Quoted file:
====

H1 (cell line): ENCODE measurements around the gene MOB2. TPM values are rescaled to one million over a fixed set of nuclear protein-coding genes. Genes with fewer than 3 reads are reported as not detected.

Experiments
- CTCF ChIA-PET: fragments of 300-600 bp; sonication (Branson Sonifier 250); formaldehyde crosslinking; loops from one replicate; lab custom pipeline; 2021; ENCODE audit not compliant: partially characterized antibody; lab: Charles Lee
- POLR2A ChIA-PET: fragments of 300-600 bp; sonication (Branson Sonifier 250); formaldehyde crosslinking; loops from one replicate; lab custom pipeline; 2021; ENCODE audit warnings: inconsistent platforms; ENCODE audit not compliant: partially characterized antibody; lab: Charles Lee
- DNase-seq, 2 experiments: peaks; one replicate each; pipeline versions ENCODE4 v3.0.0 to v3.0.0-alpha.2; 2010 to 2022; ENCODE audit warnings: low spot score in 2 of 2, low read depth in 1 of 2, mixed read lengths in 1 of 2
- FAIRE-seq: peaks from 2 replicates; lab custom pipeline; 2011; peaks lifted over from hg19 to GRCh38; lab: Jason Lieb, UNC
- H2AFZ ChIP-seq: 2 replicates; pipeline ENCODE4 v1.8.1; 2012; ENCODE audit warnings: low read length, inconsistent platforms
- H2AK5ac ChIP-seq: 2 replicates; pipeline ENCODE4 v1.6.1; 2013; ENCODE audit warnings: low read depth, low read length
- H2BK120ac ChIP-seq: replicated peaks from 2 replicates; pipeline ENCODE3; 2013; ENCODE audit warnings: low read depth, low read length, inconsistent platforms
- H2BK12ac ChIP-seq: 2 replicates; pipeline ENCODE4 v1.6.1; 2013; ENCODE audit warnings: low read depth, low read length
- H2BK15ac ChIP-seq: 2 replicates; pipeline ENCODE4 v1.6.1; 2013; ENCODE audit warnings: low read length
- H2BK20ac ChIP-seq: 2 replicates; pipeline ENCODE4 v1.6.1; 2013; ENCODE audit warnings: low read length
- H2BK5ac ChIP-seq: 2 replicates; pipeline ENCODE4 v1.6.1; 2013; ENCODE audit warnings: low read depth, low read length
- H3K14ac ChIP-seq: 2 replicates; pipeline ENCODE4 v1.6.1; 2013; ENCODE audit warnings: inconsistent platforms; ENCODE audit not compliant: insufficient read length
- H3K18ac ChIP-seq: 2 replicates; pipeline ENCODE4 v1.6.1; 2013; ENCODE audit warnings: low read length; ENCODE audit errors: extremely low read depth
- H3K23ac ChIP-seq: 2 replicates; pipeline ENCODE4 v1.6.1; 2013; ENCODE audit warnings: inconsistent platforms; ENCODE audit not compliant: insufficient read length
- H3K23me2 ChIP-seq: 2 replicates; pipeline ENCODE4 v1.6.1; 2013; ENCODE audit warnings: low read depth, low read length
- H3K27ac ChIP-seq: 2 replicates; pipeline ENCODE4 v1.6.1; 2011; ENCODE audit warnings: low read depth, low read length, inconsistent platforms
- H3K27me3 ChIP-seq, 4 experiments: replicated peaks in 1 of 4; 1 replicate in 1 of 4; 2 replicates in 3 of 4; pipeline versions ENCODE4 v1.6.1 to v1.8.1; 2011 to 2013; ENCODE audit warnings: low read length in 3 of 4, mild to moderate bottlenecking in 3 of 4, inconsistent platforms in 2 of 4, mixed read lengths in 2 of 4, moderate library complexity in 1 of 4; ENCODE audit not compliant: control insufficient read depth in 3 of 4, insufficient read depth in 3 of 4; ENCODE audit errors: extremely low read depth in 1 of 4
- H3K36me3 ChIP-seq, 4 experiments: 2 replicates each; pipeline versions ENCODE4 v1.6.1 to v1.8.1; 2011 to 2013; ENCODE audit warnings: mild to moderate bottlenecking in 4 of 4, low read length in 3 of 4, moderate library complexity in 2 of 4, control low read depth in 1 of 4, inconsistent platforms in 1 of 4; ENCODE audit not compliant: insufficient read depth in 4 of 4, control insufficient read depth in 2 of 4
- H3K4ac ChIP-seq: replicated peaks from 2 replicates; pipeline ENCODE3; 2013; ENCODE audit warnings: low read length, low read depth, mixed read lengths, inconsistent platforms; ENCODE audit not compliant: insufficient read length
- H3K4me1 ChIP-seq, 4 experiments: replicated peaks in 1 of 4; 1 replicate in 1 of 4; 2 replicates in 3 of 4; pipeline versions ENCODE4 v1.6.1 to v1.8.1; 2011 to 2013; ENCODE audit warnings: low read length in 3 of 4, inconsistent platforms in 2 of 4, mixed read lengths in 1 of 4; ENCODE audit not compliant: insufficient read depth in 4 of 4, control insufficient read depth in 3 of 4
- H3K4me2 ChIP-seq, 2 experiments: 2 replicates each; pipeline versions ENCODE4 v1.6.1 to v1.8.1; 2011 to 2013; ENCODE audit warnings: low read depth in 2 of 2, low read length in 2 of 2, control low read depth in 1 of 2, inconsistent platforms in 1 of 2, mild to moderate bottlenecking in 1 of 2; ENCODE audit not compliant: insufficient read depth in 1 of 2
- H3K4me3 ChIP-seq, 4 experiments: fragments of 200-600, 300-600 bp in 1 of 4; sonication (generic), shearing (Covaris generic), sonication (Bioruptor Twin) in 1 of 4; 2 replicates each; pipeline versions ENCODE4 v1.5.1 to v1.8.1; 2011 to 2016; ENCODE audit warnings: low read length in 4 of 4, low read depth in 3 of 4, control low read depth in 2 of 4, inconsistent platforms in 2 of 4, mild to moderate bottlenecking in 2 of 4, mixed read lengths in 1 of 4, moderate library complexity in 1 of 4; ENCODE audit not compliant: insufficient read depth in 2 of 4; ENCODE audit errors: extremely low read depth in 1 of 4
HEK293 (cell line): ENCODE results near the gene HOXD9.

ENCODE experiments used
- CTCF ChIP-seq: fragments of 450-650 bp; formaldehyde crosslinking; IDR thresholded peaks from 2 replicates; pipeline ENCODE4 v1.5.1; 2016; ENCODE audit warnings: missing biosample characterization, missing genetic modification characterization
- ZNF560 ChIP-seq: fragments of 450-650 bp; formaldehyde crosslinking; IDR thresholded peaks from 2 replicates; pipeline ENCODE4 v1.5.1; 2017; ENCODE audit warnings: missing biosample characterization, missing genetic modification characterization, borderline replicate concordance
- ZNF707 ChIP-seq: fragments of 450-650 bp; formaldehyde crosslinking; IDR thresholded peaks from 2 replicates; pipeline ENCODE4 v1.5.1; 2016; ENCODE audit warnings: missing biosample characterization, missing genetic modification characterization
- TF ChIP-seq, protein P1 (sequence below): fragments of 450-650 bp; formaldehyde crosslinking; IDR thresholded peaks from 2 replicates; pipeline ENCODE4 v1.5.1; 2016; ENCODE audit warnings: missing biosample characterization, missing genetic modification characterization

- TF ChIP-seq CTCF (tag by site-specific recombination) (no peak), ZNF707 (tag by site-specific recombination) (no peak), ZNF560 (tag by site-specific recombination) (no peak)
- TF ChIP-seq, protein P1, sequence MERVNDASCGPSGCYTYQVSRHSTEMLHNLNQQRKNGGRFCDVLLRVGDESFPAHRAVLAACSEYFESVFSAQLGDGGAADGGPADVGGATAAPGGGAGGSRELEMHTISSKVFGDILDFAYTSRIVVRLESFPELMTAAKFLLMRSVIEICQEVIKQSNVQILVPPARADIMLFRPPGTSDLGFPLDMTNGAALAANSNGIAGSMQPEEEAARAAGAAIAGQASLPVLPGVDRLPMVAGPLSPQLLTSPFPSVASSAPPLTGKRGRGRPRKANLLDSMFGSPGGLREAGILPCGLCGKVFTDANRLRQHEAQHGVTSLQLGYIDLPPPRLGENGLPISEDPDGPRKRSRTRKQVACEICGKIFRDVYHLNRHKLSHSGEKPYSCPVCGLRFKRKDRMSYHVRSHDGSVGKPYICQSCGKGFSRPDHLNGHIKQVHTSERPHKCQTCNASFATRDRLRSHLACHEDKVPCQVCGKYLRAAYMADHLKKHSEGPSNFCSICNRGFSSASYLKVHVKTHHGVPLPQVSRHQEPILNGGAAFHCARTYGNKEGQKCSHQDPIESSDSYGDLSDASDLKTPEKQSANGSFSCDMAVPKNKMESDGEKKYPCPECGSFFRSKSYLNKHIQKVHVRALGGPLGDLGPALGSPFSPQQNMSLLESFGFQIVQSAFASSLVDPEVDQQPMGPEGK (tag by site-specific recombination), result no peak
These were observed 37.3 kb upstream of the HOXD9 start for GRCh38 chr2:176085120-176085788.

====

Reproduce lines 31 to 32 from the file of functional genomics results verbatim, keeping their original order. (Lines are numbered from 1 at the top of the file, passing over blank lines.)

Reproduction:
- TF ChIP-seq CTCF (tag by site-specific recombination) (no peak), ZNF707 (tag by site-specific recombination) (no peak), ZNF560 (tag by site-specific recombination) (no peak)
- TF ChIP-seq, protein P1, sequence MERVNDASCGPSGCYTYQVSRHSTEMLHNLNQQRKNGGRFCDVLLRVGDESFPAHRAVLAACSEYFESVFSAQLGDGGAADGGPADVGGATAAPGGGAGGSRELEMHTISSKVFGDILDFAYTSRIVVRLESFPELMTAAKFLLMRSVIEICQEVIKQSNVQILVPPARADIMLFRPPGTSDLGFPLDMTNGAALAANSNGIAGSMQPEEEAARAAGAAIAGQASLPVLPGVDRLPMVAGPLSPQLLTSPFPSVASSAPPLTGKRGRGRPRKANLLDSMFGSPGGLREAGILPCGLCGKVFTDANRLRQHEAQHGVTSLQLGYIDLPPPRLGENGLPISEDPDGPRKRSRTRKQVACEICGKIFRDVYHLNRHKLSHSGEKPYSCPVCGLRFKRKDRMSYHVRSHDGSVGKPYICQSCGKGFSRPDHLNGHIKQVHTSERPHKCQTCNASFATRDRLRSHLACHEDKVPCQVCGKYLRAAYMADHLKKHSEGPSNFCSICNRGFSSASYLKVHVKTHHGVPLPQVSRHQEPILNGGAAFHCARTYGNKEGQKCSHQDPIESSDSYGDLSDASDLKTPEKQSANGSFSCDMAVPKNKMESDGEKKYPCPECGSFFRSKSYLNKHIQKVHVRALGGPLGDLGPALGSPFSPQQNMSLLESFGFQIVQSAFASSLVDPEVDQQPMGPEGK (tag by site-specific recombination), result no peak